• Automated response for reviews: Create messages so Google can automatically respond on your behalf to customers who leave a review.
  • Verified licenses: Google verifies your trade licenses and displays your verified licenses on your Business Profile.

What does this mean?

From looking at the first list of features it definitely looks as though two things are concerning Google:

  • Illegitimate businesses / “Scammers” using Google My Business.
  • Building trust amongst customers that view Google My Business.

This really seems like a great way to have legitimate businesses ensure that they get a spot in the search results with Google My Business and that they don’t have to compete against illegitimate competition.

Ease of use if definitely something else that they are promoting here. Making it easier for your customers to book in with you, verify those booking and then send out quotes easily to customers are definite benefits.

I think the main issue with a few of these “features” is that, in a way, we’ve already had them on Google My Business for a time. Offers tend to come in the form of post and booking comes in the form of an Appointment URL.
Yes, these may be improvements which I’m all for but considering as we get more into the survey the threat of paying for these features it makes you question their value even more.

The second list of features:

Next up is more features! (yay….?) These are:

  • Removes ads from your Business Profile: Ads from other businesses will not appear on your Business Profile.
  • Featured review: Choose a review to display at the top of your Business Profile.
  • Verified reviews: Google verifies your reviews and shows an indication to consumers that your reviews are verified to help build trust in your business.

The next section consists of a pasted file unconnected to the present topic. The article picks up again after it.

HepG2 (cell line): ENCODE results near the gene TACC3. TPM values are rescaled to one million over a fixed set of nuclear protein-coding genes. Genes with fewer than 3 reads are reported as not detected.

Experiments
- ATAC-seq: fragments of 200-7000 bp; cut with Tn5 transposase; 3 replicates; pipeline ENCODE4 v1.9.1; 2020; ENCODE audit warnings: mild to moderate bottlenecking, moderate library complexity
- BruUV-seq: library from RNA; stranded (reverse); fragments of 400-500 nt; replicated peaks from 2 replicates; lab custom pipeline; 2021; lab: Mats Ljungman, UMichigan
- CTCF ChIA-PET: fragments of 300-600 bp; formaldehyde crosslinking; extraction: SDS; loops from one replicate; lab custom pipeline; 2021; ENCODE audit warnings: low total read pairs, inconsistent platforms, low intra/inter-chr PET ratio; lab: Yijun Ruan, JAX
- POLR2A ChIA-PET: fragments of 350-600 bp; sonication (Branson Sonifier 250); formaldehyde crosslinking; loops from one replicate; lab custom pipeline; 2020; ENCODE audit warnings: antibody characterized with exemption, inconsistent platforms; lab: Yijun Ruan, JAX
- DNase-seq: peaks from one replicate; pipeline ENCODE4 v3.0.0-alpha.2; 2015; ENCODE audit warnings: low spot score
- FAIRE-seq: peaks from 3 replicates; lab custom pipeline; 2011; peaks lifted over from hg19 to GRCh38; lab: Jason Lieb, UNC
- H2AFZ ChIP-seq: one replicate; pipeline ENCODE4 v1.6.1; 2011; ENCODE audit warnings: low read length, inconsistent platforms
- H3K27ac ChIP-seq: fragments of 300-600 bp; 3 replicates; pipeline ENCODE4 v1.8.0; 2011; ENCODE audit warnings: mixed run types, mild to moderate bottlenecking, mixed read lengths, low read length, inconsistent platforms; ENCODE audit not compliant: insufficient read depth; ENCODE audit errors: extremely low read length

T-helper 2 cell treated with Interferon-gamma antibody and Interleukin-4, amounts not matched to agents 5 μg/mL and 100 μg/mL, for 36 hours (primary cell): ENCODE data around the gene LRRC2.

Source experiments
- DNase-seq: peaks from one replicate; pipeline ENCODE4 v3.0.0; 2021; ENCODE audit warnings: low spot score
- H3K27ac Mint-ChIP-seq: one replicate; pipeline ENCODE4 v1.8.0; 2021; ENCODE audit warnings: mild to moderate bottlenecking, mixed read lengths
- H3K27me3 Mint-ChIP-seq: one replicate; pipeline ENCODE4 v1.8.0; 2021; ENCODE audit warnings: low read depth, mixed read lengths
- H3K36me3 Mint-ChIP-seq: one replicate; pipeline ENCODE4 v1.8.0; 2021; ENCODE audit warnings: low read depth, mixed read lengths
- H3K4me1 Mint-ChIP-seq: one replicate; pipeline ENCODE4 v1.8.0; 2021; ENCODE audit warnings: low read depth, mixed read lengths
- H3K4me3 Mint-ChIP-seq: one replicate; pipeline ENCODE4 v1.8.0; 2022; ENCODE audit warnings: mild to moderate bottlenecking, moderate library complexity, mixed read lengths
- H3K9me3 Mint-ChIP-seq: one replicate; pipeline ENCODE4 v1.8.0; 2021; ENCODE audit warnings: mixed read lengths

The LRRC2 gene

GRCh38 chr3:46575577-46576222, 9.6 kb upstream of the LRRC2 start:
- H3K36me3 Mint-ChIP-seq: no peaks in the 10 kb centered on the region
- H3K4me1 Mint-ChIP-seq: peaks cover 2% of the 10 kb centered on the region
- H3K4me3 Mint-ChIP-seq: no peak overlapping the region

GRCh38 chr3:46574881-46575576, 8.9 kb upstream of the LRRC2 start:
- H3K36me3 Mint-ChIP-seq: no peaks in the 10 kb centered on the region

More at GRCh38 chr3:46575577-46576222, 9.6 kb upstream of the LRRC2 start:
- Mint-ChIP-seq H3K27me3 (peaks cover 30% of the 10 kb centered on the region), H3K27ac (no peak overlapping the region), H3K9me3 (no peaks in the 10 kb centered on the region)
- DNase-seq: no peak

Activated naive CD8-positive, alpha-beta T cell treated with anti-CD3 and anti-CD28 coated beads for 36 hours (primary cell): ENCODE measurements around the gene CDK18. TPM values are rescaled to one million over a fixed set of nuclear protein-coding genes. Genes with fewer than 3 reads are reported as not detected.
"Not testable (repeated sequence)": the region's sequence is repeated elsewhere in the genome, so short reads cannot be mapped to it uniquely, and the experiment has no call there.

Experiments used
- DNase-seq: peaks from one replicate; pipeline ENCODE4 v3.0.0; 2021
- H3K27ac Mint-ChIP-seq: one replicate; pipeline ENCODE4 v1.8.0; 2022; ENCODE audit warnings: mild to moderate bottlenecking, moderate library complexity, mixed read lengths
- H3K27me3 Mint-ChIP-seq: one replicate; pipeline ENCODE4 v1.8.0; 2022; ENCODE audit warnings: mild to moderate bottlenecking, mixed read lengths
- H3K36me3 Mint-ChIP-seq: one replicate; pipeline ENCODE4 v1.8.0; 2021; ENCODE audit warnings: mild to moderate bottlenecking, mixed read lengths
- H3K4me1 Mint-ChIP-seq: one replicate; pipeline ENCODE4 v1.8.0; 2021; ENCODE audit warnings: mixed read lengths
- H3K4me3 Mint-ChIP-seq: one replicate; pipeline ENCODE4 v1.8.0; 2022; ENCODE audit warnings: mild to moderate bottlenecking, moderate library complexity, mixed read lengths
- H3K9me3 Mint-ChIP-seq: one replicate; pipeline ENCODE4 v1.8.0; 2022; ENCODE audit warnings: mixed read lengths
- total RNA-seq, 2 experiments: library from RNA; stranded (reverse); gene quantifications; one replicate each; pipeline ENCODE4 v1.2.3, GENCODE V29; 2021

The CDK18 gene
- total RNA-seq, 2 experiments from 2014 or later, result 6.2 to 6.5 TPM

• Promoted map in: Show up prominently on Google Maps when a customer is looking at a map where your business is located.
  • Request a quote: Get a button on your Business Profile. Customers will enter details about their job. Requests come to you as messages in the Google My Business app.
  • Video on your Business Profile: Show a video of your choice on your Business Profile to help customers learn more about your business.
  • Google search resulst placement: Show up in a section near the top of the list on the Google.com search results.
  • Call reports and recordings: Get access to reports and recordings for all of your calls from Google My Business. This lets you evaluate quality and volume.
  • Google Guarantee: Get a badge of trust on your business profile. If a customer isn’t satisfied, Google will give them their money back.
  • Get leads from competitor profiles: When a customer messages a business that offers the same service as you, Google will show your business to the customer so they can message you too. This will help you get more leads from Google.

What does this mean?

Now this is where it all starts to get a bit iffy for me. I’ll break it down as to why:

Let’s begin with “Remove ads from your Business Profile”. This looks like Google will charge you in order to keep your competitors from placing an ad on your listing!
I mean, at this point I’m actually not surprised that this has come about but it still doesn’t mean that it should have.

If we think about this a bit further. One of our retail partners is a local mobile phone repair company Phone Asylum. These guys have been around since the ’90s and are doing great, however, would they be doing so great if suddenly a bigger company like Carphone Warehouse we’re to place an ad on their Google My Business profile. For some reason, I don’t think they’d stand a chance. They’d be forced to pay to keep the ads off their profile.

Next is the featured and verified reviews. Reviews have been somewhat of a problem for a lot of our clients. We’ve recently had a retail shop with a 1-star review saying “just passed this shop”. Now, of course, this is the reviewer that made the reviews fault and not Google’s, however, disputing that review has been nearly impossible. Therefore, verified reviews could be a good think only if they combat the false bad one’s too.

The next three came as a bit of a surprise as they, in some ways, are already part of what Google offers: promoted map pin, request quote and video on your business profile, Google search results placement.
Essentially, the promoted map pin, I imagine, is just like running an ad in maps. The request a quote essentially just sounds like a message with a bit of formatting and adding videos to your Google My Business is already possible. As for the Google search results placement, this sounds awfully familiar, oh wait, I think they’re talking about Google ads.